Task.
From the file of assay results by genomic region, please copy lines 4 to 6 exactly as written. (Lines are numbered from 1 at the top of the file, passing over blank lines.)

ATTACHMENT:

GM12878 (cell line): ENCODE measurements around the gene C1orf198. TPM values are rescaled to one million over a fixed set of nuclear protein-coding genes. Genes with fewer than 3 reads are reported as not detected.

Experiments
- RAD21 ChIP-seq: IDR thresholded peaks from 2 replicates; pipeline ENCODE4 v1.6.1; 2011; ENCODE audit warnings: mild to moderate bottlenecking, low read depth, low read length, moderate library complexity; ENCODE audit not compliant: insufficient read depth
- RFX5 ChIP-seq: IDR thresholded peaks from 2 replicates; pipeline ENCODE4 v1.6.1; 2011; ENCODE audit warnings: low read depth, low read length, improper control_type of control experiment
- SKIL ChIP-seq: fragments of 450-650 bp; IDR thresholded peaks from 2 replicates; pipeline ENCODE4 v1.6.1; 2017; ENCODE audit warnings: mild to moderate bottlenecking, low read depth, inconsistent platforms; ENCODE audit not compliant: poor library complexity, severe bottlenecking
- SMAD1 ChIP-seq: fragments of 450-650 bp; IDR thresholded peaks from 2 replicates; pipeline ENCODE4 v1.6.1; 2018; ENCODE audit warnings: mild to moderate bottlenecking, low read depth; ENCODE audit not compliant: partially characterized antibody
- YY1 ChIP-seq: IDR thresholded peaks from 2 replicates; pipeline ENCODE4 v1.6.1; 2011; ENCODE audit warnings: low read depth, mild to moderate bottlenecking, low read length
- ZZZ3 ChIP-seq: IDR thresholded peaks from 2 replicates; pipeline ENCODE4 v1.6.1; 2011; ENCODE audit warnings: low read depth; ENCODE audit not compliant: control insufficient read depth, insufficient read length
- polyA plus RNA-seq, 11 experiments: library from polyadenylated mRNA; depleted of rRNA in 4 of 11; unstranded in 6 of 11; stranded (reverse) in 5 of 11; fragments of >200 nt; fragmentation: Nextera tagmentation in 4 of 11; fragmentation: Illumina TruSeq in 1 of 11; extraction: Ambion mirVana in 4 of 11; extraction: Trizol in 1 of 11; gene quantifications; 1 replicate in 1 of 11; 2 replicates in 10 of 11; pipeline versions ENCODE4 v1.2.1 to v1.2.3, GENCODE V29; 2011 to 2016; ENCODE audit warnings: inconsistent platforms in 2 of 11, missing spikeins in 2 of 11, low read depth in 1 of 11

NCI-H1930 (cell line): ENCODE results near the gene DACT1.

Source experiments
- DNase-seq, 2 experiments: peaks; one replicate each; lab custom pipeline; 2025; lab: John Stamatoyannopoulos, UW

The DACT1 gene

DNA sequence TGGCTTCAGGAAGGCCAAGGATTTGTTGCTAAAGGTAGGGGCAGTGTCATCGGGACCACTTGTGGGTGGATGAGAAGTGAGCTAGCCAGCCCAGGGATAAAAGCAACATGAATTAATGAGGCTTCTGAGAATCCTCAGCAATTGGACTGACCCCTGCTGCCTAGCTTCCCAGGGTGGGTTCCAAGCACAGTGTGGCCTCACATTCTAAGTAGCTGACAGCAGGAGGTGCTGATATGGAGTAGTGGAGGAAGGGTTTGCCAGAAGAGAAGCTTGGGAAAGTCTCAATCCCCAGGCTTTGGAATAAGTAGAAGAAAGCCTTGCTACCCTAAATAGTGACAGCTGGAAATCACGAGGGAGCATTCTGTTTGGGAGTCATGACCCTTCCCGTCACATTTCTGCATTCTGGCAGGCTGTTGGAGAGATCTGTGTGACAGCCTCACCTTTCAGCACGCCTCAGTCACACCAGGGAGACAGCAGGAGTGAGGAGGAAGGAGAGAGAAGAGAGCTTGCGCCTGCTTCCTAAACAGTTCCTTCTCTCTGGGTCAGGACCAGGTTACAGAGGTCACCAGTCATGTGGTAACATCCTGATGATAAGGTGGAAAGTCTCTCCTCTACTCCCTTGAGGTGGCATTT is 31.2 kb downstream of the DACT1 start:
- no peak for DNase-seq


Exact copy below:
- RFX5 ChIP-seq: IDR thresholded peaks from 2 replicates; pipeline ENCODE4 v1.6.1; 2011; ENCODE audit warnings: low read depth, low read length, improper control_type of control experiment
- SKIL ChIP-seq: fragments of 450-650 bp; IDR thresholded peaks from 2 replicates; pipeline ENCODE4 v1.6.1; 2017; ENCODE audit warnings: mild to moderate bottlenecking, low read depth, inconsistent platforms; ENCODE audit not compliant: poor library complexity, severe bottlenecking
- SMAD1 ChIP-seq: fragments of 450-650 bp; IDR thresholded peaks from 2 replicates; pipeline ENCODE4 v1.6.1; 2018; ENCODE audit warnings: mild to moderate bottlenecking, low read depth; ENCODE audit not compliant: partially characterized antibody